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Found 52 results

  1. Hi there guys. Received these teeth as part of a big lot. These came labeled as Mosasaurus beaugei teeth from Morroco. Would that be right? Is it possible to get to species by just looking at the teeth? I have another one, a little bigger, labeled as Mosasaurus (Leiodon) anceps. How could I differentiate the species? Thanks in advance, Juliano
  2. NSR fossil ID

    Found some fossils from North Sulphur River in Texas. They are pretty beat-up. Any idea what they are? 1-1 Mosasaurus bone? It doesn't look like vertebra to me..... 1-2 back view 1-3 top view 1-4 bottom view 2-1 some kind mammal tooth? 3-1 sawfish tooth? few other teeth, bone and vertebrates from the trip
  3. Yesterday I made a visit to the Natural History Museum of Maastricht (The Netherlands) for my Birthday The museum is only a 40 minute drive from where I live and it showcases the entire natural history of the region, the cool thing about this museum is that the fossils which are showcased here are all regional fossils from The Netherlands, Germany & Belgium. I am starting the topic off with 2 pictures of the special exhibit called Microsculptures, which shows giant detailed photographs of insects to show how magnifecent they are. Then I went on to the "Mosaleum" which holds "Bér" the holotype specimen of Prognathodon saturator
  4. Cretaceous turtle, Oued Zem

    Hey everyone I ordered this piece last night, it will probably arrive in the course of this week. According to the listing it is a turtle bone from the cretaceous phosphate layers of Oued Zem in Morocco, but the exact species wasn't identified. But unfortunatly I am not very familiar with Cretaceous sea turles from Morocco, I just found it a nice piece to add to my Oued Zem display. So does anyone know which turtle species can be found in the cretaceous phosphate layers of Oued Zem? The only species that came out while googling was Lytoloma elegans, but I am sure some of you might know other species that lived in Oued Zem during the Cretaceous? Thanks in advance!
  5. 'Moose' the mosasaur

    I had the opportunity and good fortune to participate in the excavation and preparation of a mosasaur this past year. The specimen was discovered by a new friend, Allison, in a small unnamed stream adjacent to family property in east-central Mississippi (? Prairie Bluff Fm, Upper Cretaceous, Late Maastrichtian).Allison found the first bones in early May and contacted me for help in identifying the bones through a mutual friend. I'm far from an expert, but was able to ID the bones (a radius and vertebra) as mosasaur. She was really excited, since the bones were her first vertebrate fossils other than a few Pleistocene horse teeth from the same creek, and promised to continue searching. On her next trip, Allison exposed part of a mosasaur jaw and sent pics to me while still in the creek. Long story - short version -- We (Allison, my grandson, Logan and I) began serious excavation in early June 2018 and continued collecting (several trips) and preparation through November. Dr. Lynn Harell, Paleontologist with the Alabama Geological Survey viewed photos of the specimen as I prepped them and helped to ID individual bones and confirmed the genus as Mosasaurus. Dr. Takehito Ikejiri, Alabama Museum of Natural History, worked with me to compare "Moose' (named by Allison) to many specimens in the archives of the Museum. Both were extremely helpful to me as we tried to confirm the ID and agreed that it should be labeled as Mosasaurus sp. until further study. George Phillips of the Mississippi Museum of Natural Science identified associated invertebrate specimens in hopes of confirming the geology of the site (still unconfirmed). 'Moose' was donated to the Dunn-Seiler Museum at Mississippi State University in December 2018. It will be studied as part of a graduate students research. Following are a large number of photos documenting the site, excavation, prepration, and bones of 'Moose'. Thanks for looking.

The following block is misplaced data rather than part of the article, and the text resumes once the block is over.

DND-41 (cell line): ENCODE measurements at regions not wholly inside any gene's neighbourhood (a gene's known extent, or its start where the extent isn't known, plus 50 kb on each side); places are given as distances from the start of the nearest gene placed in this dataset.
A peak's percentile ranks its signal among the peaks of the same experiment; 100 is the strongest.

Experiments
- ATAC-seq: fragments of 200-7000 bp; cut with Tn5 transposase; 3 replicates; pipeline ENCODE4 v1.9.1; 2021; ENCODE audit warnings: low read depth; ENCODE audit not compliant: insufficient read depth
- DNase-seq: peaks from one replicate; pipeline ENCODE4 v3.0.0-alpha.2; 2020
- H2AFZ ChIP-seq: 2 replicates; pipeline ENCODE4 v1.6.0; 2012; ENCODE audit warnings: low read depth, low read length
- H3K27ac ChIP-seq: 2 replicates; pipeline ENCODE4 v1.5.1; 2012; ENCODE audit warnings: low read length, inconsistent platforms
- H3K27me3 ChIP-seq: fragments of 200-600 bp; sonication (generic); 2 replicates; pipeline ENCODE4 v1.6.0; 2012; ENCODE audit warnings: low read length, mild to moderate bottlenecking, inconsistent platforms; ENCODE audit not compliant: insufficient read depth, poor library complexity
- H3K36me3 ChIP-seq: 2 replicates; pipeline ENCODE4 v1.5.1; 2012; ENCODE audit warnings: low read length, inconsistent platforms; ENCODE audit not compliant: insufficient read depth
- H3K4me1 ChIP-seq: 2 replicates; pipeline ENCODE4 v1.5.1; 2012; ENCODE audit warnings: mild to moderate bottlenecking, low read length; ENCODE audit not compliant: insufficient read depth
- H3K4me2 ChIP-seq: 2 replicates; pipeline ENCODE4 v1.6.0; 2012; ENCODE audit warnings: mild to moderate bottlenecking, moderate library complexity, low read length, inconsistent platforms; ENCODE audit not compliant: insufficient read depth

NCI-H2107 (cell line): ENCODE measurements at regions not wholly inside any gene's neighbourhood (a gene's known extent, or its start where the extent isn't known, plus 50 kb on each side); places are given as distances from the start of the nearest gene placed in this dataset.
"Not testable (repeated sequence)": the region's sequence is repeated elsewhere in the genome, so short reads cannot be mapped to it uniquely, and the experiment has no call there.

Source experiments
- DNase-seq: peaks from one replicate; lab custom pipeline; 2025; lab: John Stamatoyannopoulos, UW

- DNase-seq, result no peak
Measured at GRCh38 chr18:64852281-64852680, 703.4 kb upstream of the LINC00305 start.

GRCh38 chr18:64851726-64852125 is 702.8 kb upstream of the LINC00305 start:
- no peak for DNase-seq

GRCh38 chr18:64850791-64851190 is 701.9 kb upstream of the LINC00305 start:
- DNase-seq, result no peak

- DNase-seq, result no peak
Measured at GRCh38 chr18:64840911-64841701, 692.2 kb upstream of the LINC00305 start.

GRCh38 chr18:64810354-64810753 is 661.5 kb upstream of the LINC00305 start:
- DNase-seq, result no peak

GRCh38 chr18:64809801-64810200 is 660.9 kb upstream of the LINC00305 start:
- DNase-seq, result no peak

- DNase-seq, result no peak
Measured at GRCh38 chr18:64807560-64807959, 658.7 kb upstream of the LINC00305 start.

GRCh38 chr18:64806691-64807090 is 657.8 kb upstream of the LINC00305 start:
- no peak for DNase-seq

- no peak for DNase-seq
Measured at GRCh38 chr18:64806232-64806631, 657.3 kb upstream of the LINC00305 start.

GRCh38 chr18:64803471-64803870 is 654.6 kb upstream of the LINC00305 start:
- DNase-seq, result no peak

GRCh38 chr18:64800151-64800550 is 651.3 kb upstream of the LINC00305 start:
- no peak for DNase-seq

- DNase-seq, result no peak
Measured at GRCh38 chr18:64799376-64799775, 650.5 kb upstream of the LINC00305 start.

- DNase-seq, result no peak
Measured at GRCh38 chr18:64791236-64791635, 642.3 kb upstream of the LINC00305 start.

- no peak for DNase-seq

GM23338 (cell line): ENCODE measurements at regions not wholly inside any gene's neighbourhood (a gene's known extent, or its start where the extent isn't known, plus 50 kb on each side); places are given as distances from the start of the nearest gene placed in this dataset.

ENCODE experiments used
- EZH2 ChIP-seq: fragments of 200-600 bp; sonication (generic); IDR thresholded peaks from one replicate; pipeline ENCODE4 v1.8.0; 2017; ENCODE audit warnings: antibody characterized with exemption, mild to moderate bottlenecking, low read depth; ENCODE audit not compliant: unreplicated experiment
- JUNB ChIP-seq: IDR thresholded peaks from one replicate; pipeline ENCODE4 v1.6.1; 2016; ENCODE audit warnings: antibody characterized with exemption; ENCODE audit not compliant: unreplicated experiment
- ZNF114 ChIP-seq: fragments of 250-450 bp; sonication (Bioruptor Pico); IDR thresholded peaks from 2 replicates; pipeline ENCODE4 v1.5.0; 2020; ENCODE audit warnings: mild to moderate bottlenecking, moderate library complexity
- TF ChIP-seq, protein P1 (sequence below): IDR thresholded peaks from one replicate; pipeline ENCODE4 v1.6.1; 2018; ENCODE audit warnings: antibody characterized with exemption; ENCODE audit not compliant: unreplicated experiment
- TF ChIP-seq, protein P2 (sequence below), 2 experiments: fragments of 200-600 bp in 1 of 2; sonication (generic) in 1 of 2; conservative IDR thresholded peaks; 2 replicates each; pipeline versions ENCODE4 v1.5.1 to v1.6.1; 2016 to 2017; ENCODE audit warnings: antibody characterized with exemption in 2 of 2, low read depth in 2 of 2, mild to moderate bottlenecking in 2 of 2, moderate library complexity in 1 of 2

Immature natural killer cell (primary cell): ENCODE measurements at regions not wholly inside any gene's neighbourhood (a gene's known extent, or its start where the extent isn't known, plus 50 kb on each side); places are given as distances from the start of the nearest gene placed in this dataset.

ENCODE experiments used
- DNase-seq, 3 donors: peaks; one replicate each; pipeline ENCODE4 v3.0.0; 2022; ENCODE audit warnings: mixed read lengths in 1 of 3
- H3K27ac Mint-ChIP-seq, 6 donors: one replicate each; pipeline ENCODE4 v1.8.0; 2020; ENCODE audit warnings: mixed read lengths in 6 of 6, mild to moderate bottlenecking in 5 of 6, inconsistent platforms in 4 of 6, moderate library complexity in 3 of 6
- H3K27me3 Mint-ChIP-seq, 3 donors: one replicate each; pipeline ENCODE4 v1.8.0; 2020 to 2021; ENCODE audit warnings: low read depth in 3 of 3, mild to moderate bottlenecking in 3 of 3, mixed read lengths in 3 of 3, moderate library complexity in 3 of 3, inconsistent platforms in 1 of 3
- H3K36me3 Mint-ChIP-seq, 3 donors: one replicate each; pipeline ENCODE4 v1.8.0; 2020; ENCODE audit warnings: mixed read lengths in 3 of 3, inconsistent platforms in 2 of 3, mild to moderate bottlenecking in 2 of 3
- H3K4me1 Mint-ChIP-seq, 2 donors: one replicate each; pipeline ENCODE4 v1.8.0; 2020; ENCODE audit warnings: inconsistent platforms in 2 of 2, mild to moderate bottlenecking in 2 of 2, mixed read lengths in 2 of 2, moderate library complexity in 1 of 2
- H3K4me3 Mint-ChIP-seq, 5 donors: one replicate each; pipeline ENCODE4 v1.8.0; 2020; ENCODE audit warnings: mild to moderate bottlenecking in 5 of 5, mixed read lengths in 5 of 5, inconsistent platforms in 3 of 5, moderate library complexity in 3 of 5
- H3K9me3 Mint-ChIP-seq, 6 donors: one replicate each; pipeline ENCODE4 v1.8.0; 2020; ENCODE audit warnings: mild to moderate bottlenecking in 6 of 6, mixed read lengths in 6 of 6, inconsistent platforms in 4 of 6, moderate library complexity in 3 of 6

6. Hi everyone and Merry Christmas! So yesterday I got a mosasaurus tooth from my brother. He bought it in Germany for few euros. I was shocked because i thought that things like that cost thousands euros! Is it possible that this tooth is real??? I'm really happy that I got it but I just can't believe it's real I'm sending you guys pictures of this tooth, please tell me what you think! And again, Merry Christmas everyone! (It's first time when I'm using forum so sorry if I did something wrong!!)
  7. Hello everybody I see non specific mosasaur teeth from morocco all the time but what if I want to purchase a Mosasaurus tooth? How can I tell the differance? The following image is labeled as mosasaurus but how do I know that is true? Thank you
  8. My Small fossil collection